Not exactly bionic – yet
With just three weeks to go until the Auckland Marathon, we check in with self-proclaimed couch potatoes Jocelyn Rein and Janie Smith to see how they’re going with their challenge to Push Play. Has police reporter Janie got the legs to go the distance or will arts reporter Jocelyn outpace her?
By Janie Smith
With only three weeks until the quarter marathon, hitting the gym has become serious business.
I’ve taken to hogging a treadmill and refusing to budge, turning redder and sweatier by the minute as other people come and go.
My running is moving ahead, perhaps not in leaps and bounds but at a nice steady jogging pace. After trying out 5km and finding my lungs still working, I went for 7.5km.
Reaching that three-quarter mark gave me a huge sense of accomplishment.
As I forced my legs to keep moving for the last 100 metres, I felt like an Olympic athlete, a medical marvel, the Lance Armstrong of the running world.
That is until I emailed a friend to boast and he told me he’d run 34km the same night. In the face of such fitness and stamina, I went back to feeling like a mildly enthusiastic slug.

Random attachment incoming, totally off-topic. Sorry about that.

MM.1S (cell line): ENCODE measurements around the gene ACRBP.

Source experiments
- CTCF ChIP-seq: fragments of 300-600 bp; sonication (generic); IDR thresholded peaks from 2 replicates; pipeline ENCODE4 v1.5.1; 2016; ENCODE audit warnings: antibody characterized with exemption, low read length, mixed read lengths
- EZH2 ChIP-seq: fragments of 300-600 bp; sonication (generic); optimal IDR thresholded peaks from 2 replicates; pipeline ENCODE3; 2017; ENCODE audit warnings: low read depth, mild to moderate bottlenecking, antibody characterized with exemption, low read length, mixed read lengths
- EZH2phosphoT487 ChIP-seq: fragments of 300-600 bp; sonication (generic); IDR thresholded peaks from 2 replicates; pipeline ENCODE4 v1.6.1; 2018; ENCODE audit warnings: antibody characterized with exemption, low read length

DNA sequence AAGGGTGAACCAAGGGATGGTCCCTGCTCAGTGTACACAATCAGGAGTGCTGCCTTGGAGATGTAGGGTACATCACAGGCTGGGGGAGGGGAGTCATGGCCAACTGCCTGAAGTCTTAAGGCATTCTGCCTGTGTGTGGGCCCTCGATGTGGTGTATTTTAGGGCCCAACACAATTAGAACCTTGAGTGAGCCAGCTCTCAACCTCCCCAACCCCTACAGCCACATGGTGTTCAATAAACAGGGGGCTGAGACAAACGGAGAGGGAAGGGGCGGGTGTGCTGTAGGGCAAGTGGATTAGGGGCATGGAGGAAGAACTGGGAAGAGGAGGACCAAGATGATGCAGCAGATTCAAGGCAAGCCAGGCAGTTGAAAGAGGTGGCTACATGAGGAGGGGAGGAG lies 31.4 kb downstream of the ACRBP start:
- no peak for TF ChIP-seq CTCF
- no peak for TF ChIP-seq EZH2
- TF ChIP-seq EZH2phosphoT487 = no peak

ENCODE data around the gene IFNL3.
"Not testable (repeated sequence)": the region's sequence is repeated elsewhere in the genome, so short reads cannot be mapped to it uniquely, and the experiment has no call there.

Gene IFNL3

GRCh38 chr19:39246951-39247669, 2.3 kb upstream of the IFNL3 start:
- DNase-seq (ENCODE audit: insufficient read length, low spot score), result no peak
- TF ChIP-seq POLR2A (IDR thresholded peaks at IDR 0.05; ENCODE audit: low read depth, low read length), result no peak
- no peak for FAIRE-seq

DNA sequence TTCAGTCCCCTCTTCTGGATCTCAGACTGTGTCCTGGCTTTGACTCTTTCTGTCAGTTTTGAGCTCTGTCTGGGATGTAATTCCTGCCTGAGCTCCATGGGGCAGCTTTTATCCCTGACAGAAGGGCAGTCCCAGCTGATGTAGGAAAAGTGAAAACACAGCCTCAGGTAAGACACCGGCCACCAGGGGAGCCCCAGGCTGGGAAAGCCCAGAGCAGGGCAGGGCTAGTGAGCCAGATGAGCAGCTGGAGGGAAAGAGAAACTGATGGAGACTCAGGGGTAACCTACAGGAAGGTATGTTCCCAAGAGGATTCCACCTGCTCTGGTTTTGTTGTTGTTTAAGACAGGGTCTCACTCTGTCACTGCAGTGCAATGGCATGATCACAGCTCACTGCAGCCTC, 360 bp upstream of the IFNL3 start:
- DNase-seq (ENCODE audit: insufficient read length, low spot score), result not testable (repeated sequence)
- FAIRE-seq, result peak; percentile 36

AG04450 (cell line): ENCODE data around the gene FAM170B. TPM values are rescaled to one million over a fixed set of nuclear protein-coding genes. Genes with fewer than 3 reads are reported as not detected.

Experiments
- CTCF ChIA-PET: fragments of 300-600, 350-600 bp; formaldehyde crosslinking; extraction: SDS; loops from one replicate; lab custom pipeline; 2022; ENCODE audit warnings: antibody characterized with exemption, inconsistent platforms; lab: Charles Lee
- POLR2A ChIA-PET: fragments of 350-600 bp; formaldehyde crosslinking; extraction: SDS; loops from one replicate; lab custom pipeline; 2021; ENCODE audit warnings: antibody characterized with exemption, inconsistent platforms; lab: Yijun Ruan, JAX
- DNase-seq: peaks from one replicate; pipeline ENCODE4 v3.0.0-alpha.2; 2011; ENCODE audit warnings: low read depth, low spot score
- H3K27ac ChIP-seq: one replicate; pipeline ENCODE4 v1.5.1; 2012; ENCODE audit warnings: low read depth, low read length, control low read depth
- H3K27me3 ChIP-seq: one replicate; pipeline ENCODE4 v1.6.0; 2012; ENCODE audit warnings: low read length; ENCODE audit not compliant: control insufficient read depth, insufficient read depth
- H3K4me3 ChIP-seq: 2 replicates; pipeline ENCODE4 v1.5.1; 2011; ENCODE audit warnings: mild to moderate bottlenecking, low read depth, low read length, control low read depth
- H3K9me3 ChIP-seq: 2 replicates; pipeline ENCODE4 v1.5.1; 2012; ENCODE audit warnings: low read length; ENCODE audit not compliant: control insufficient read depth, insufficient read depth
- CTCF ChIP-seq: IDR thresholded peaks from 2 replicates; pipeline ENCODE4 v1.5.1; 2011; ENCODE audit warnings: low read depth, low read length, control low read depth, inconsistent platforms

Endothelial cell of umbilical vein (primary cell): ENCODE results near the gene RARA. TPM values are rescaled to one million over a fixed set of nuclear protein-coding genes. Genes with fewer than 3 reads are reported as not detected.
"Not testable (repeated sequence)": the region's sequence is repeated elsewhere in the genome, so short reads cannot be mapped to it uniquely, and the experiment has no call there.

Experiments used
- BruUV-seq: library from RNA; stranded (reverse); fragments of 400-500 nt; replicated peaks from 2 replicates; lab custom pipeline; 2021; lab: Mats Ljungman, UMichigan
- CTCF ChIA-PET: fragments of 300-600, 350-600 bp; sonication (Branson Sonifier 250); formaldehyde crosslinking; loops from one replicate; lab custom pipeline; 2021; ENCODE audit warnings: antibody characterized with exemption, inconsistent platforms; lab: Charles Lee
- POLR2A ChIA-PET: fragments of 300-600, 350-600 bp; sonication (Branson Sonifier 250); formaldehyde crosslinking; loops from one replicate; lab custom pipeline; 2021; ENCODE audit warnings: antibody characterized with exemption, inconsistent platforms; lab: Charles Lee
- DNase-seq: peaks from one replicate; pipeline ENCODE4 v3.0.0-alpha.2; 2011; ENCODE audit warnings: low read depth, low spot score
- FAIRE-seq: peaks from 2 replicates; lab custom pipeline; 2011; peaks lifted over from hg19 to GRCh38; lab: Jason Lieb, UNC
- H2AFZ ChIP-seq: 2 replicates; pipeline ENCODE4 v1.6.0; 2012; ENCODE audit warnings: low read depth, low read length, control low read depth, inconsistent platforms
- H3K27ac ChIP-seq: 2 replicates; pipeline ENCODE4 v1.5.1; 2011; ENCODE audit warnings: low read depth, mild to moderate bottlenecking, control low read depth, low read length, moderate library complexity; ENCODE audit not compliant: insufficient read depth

But I’ll keep up the cycling, boxing and jogging and hold out for the buzz of finishing the whole 10km, which will be the farthest I’ve run in my life.
By Jocelyn Rein
I’m ashamed to admit it, but getting out of bed on a Saturday before 11am is pretty rare.
Rising at 8am and going for a run? Unprecedented.
But the big day is drawing near and it’s time to get serious.
That’s why last weekend I found myself pounding the pavement in the early hours alongside a surprising number of fellow joggers and dog-walkers.
Who knew there was life before noon on a weekend?
The great thing about running, I’m finding, is the sense of comradeship. It’s almost like a secret society. Normal people by day, transformed into athletes in their local streets.
And there’s also a runners’ etiquette. You must never pass a fellow runner without acknowledging them with a smile or a gasping “hi”. Each smug in the knowledge that we are out testing ourselves while others sit at home.
I found great benefit this week in advice on breathing from a co-worker and runner. Slowly in through the nose and out through the mouth for the first kilometre is key.
So 9km down in just under an hour. What’s one more?
Push play: Jocelyn Rein, left, and Janie Smith are put through their paces in preparation for the 10km Auckland Marathon on November 2.